“I have an outstanding mortgage loan of RM500k. I’m married with 2 children age 3 & 6 this year and my wife is not working. We don’t have any other loan. The assets that I currently own are bank accounts, shares investment, a joint-name property with my wife. Each of us have EPF accounts and medical card which comes with RM50k life insurance.”
Estate planning is crucial for ensuring the financial security of your loved ones and the distribution of your assets according to your wishes. Mr Tan’s case presents a significant scenario that necessitates thoughtful estate planning for the well-being of his family. With an outstanding mortgage loan, two young children, and various assets, developing a robust estate plan is essential.
In this article, we would look into this case study on how young families could plan for your estates, thus, protecting the financial and emotional interests of our loved ones. The aspects to be considered are W.T.F (Will, Trust, Funding).
One Will for Each Husband and Wife
Mr Tan and his wife should each write their own Wills. This approach is more efficient for managing their estates and caring for their children in the event of dual tragedies before their children reach 18.
Beneficiaries of Assets
There are a few key considerations for Mr Tan:
First, Mr Tan and his wife jointly-owned their family home.
If Mr Tan passed away without a Will, according to the Distribution Act 1958, his share of the home ownership would be distributed among his surviving parents (1/4), his Wife (1/4) and his two children (1/2). Therefore, to ensure that his wife inherits his share fully, Mr Tan needs to specifically allocate this house to his wife in his Will.
Second, Mr Tan has two children aged 3 & 6.
It is impractical for Mr Tan to designate his two children as the main beneficiaries of all his assets. Therefore, he could name his wife as a beneficiary of his estate if he trusts her to manage the estate for their children. However, Mr Tan should also consider the possibility of a tragedy occurring to both him and his wife simultaneously. Therefore, he should name substitute beneficiaries in the event his wife does not survive him, such as the children.
Executor of his Will
Undoubtedly, Mr Tan’s wife will be the main Executor of his Will. In the event of a tragedy affecting both of them, Mr Tan should appoint another person, ideally two individuals, as Joint Substitute Executors for his estate. It’s not practical to name both his young children as Executors of his Will. Therefore, Mr Tan could either appoint his trusted siblings or friends as Substitute Executors or alternatively, he could appoint a Trustee company as the Executor in the event both Mr Tan and his wife pass away together. Of course, it would be subject to fees payable to the Trustee company.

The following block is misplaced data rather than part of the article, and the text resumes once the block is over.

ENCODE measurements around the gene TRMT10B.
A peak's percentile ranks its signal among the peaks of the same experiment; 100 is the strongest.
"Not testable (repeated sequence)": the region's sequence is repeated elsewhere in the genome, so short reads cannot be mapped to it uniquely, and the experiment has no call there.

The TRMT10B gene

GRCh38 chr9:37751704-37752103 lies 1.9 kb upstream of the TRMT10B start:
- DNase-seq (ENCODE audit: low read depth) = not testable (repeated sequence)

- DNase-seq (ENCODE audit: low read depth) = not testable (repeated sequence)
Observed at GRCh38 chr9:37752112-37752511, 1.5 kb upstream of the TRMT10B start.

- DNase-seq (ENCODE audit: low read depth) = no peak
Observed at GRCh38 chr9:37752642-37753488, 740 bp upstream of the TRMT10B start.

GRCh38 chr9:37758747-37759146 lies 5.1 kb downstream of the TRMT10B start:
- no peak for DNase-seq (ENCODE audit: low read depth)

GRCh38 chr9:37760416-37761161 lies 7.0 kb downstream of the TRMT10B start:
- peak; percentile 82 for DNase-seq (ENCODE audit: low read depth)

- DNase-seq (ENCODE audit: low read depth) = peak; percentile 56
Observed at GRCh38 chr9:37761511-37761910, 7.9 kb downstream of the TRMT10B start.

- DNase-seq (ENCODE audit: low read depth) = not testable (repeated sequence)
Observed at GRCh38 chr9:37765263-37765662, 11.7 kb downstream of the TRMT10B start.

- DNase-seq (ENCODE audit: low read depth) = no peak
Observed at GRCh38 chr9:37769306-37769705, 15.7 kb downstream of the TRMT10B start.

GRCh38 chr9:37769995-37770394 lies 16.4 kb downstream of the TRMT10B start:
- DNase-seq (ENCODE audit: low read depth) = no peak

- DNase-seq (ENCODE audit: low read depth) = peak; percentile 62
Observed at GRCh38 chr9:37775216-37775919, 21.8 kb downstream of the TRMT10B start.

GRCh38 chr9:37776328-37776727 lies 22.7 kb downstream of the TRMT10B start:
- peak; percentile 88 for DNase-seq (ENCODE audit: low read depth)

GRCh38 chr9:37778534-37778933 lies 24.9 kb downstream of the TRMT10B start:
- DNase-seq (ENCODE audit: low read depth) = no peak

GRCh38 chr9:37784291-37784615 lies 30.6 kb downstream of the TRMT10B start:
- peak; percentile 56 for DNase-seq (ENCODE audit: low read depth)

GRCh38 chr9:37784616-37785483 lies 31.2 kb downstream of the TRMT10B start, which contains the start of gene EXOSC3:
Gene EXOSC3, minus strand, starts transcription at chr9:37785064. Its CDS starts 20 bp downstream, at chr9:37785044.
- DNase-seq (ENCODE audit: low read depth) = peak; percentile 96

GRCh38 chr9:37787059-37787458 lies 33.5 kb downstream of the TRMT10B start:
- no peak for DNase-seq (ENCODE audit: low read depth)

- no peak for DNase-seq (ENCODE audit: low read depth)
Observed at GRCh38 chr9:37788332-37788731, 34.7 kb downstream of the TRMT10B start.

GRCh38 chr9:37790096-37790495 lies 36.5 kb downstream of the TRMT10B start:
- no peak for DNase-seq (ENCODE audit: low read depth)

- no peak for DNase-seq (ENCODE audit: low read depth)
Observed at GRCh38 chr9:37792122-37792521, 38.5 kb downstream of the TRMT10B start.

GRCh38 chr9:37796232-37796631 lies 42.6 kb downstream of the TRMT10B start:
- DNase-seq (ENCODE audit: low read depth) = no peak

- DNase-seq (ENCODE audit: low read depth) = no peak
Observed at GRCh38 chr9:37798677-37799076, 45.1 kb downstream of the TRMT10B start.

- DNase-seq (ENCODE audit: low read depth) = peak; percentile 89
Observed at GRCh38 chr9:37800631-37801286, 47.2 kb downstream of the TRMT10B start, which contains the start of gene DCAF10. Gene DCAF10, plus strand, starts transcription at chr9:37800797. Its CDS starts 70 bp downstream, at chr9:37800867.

Guardian of his Minor Children
Considering the potential occurrence of a tragedy involving both Mr Tan and his wife, Mr Tan needs to decide on a Guardian for his young children. The Guardian could be Mr Tan’s siblings, his wife’s siblings, or trusted friends. It’s important that both Mr Tan and his wife mutually agree and appoint the same Guardian in both their Wills to prevent potential conflicts in the future.
Testamentary Trust for Minor Children
To better prepare for Mr Tan’s children future and safeguard the assets left to them, Mr Tan and his wife might consider setting up a Testamentary Trust for their children. In the event of dual tragedies, Mr Tan could instruct the Executor/Trustee under his Will to distribute funds to the children in installments, such as providing RM1k to each child monthly until they reach 25 years old, with the money payable to the Guardian while the children are below 18 years old.
Mr Tan has an outstanding mortgage loan of RM500k. The funding that Mr Tan needs to prepare are:
Debts (D) – His outstanding mortgage loan of RM500k.
Administration Fee (A) – The immediate cash flow that is needed for the application of Grant of Probate legal fee, accountant fees, funeral fees, other unexpected out-of-pocket expenses. Mr Tan can set aside a 5-10% based on the estimation of his current assets value for these expenses. Assuming the property’s current market value is RM600k, the cash flow to be prepared would be RM30k.
Maintenance Fee (M) – Knowing that Mr Tan is the sole breadwinner of the family, ideally, he has to prepare at least 5 years of living expenses for his wife and two children as it would not be easy for his wife to get back to her career while suffering from financial and emotional burden. Assuming the current monthly living expenses (excluding loan instalment) for his family is RM5k, five years would be RM5k x 12 months x 5 years = RM360k.
Education Fee (E) – Additionally, if Mr Tan and his wife would like to plan for the tertiary education of their children, they can also allocate a certain amount for them. For example, the fees needed to study in private university in Malaysia would be around RM100k for 3-4 years. Mr Tan will have to prepare for both his children, the amount would be RM100k x 2 children = RM200k.
Therefore, other than setting up a Will & Testamentary Trust, Mr Tan shall also take into account the funding needed by his family when he’s no longer around to support the family. Mr Tan already has a life insurance of RM50k which is far less from the required amount that his family needed.
(RM500k + RM30k + RM360k + RM200k) – Existing RM50k = Shortfall RM1.09 million.
In this case, Mr Tan would need to add RM1.09million in insurance coverage for his family.
It’s essential to consider multiple aspects (will, trust, funding) to effectively plan for Mr Tan’s family. Seeking the assistance of a professional estate planner is advisable for comprehensive planning.
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